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From discovery to scale up of cluster based electrolytes for Ultra-high energy storage flow batteries

From discovery to scale up of cluster based electrolytes for Ultra-high energy storage flow batteries

Objective

Large scale energy storage demands are set to increase dramatically during the next years due to the expansion of renewables. One of the most promising large-scale electrical storage technologies are Redox Flow Battery (RFB) systems, which can convert electrical energy to chemical energy and back again. Here the electrolyte is an electro-active species where the chemical energy is converted to electricity in a flow cell. RFBs can act as both batteries and a fuel generation device depending on the needs of the user, which is advantageous because they can be recharged without replacing the electro-active material. The vanadium RFB is a promising technology, but is critically limited by only being able to store one electron per species giving a low energy density (~20 W h kg-1) and poor stability restricting many applications.

Using the artificial intelligence driven discovery system of the ERC Advanced Grant SMART-POM, we aimed at the discovery of new metal oxide molecular polyoxometalate (POM) clusters showing unexpected properties. For instance, we found a molecule that can store > 10 times more electrons reversibly than the vanadium RFB making these the molecules the most reduced molecules ever discovered. Here we want to make a major step in translating this ground-breaking outcome of SMART-POM from discovery of new clusters, to scale up so the molecule can be tested in a flow battery device set up. The heart of any flow battery is the electron storage redox electrolyte. The more electrons the electrolyte can store reversibly the higher the energy density and we aim here to beat the state of the art by at least an order of magnitude aiming >1000 Wh L-1 (at this point applications in electric cars are possible). We will licence the technology with the University of Glasgow spin out company, Astrea Power, as a partner to co-develop the innovation with several potential multinational companies as customers who are eager to utilize the technology.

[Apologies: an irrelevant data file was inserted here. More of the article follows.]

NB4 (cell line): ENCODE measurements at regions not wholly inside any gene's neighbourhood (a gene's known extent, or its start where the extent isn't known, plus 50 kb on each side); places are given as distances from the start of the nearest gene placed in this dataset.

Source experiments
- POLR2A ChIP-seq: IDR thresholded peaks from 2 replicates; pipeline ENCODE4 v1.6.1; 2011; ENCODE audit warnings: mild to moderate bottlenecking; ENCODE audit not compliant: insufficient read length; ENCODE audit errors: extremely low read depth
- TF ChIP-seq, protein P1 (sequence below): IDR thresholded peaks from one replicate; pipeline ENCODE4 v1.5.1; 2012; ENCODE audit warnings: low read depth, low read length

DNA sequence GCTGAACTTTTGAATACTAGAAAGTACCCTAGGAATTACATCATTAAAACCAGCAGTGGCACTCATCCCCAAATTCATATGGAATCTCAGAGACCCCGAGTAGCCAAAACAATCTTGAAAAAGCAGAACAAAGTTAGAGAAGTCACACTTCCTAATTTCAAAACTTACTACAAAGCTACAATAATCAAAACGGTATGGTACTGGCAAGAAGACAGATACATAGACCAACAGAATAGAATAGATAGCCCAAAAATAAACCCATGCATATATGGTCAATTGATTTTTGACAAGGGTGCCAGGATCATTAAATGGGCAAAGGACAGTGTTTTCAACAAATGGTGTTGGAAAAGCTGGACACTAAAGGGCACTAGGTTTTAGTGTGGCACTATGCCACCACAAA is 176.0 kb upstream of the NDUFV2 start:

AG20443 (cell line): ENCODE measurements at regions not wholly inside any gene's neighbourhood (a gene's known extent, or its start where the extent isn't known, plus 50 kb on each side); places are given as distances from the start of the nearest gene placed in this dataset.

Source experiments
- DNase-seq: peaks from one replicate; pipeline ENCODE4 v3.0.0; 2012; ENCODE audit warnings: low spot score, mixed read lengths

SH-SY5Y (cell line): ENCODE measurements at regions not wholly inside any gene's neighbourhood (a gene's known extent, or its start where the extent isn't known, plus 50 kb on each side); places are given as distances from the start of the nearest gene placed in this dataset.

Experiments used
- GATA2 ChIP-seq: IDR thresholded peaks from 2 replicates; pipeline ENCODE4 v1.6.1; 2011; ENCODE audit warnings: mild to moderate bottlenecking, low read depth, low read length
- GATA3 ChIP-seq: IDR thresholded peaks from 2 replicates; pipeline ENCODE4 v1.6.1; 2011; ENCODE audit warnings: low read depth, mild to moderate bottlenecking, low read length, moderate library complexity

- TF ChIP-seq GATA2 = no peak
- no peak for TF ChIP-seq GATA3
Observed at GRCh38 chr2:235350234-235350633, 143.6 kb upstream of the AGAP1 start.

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Host institution

UNIVERSITY OF GLASGOW

Address

University Avenue
G12 8qq Glasgow

United Kingdom

Activity type

Higher or Secondary Education Establishments

EU Contribution

€ 150 000

Beneficiaries (1)

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UNIVERSITY OF GLASGOW

United Kingdom

EU Contribution

€ 150 000

Project information

Grant agreement ID: 790458

Status

Ongoing project

  • Start date

    1 March 2018

  • End date

    31 August 2019

Funded under:

H2020-EU.1.1.

  • Overall budget:

    € 150 000

  • EU contribution

    € 150 000

Hosted by:

UNIVERSITY OF GLASGOW

United Kingdom